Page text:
hair weave

*Photographs of stomach-churning moldy hair weave became a trending story back in 2014, with hair professionals warning women who rock weaves for more than two months that they risk being forced to cut off their natural hair once fungus invades.

This tragic weave trend was explained further by the Moldy Blogger, outlining the causes of weave mold and stressing why it’s necessary to remove the real hair.

Sadly, we’re not welcoming 2016 without revisiting these lazy women who wear sewn-in weaves long enough for a mold infestation to grow. A hair stylist has shared the unfortunate video below showing her removing a crusty, moldy weave from a client who sported faux locks for more than a year. Gross.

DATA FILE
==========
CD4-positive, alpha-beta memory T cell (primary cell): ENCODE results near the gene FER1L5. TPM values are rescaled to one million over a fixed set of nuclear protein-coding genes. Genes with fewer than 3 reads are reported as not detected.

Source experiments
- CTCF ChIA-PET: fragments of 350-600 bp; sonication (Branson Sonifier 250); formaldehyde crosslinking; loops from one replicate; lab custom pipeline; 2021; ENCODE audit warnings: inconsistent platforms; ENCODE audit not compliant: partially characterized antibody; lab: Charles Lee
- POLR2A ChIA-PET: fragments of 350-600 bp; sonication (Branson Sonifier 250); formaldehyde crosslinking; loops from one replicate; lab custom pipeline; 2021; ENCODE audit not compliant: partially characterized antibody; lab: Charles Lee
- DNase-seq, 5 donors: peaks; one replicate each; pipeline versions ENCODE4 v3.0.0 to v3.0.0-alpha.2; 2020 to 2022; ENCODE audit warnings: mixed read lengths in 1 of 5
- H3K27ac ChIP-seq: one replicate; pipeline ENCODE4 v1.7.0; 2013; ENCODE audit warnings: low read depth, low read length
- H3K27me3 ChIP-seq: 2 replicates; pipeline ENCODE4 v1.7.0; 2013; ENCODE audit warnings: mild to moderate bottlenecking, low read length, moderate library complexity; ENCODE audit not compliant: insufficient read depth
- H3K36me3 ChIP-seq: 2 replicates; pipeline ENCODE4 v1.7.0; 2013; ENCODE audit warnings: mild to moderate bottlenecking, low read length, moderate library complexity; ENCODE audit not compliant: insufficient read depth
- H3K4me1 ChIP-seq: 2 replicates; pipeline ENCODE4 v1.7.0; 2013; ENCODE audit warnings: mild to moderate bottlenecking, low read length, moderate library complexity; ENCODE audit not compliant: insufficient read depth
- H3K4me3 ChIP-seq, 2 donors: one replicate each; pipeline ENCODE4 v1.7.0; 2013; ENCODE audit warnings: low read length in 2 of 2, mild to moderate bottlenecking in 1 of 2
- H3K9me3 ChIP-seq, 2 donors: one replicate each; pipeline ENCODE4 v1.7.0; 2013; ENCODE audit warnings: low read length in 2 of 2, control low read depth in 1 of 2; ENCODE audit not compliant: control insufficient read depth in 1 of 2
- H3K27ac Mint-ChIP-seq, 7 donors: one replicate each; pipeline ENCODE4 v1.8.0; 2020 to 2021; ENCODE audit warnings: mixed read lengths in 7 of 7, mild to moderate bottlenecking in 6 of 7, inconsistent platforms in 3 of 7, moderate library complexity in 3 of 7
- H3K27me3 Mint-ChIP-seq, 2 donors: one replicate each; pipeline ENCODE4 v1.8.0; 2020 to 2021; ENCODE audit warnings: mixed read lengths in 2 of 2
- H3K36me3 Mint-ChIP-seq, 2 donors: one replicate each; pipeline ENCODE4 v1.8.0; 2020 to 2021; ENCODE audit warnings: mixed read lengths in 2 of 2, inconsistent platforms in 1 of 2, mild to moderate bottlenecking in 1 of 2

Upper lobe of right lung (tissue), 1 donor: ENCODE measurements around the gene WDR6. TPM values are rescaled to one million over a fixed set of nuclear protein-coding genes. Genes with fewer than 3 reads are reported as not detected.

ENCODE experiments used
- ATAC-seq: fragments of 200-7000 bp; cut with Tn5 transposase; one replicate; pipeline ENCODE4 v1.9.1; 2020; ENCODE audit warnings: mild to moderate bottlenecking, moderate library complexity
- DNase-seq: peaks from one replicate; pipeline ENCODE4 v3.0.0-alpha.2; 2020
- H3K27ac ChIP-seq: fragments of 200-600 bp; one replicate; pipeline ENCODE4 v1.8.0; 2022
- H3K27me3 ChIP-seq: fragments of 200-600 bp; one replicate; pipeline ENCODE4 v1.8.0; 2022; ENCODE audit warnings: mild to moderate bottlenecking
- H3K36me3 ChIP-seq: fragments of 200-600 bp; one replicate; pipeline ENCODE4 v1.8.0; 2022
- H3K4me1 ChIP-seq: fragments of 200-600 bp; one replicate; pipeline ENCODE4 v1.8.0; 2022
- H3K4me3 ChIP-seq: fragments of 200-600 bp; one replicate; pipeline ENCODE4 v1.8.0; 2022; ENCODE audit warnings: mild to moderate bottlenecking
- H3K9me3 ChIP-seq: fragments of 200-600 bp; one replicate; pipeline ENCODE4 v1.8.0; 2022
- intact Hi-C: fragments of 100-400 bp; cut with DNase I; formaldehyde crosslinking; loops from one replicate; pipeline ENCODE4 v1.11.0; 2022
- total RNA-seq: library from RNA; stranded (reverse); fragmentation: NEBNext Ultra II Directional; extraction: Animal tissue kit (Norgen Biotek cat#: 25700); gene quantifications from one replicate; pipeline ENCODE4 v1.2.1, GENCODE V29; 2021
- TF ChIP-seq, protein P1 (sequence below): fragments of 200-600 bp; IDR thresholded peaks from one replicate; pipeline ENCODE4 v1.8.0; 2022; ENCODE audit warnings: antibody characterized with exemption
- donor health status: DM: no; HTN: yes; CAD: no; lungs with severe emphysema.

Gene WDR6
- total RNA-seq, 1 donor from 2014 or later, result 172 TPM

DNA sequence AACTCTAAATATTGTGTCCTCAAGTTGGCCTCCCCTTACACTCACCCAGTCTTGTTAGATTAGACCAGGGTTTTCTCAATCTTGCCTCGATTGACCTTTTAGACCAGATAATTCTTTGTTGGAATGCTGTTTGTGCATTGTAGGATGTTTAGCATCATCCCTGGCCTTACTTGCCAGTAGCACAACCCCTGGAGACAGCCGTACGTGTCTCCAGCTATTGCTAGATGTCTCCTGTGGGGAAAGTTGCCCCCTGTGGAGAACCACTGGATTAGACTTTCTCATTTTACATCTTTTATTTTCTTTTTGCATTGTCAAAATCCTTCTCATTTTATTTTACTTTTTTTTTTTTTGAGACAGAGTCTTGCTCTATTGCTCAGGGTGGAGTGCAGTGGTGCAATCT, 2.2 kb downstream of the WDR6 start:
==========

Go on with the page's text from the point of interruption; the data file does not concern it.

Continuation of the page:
Not only is it gross but it’s also quite dangerous to rock weave longer than the suggested two month maximum. Three months is kinda pushing it. You risk the mold growth spreading down deep into your scalp and possibly making you ill. moldy weaveMold is a fungus that “requires a warm temperature, a wet environment, a dark setting, and a decomposing organic material in order to survive and thrive,” the Mold Blogger notes, adding that consumers of weave should ALWAYS consider the source of their product before sewing it in.

When analyzing these instances of mold-infested hair weave, many questions must be examined, for instance: was the weave synthetic or authentic human hair? Was it donated from a live person or a deceased person? Was it mixed with animal hair? What was the condition of the weave prior to being sewn into the customer’s natural hair? The questions are endless but worthy of consideration. After all, is spending hundreds of dollars to wear someone else’s hair worth risking your health for?

What’s the longest you’ve worn a sew-in for?

Watch the gross weave come off: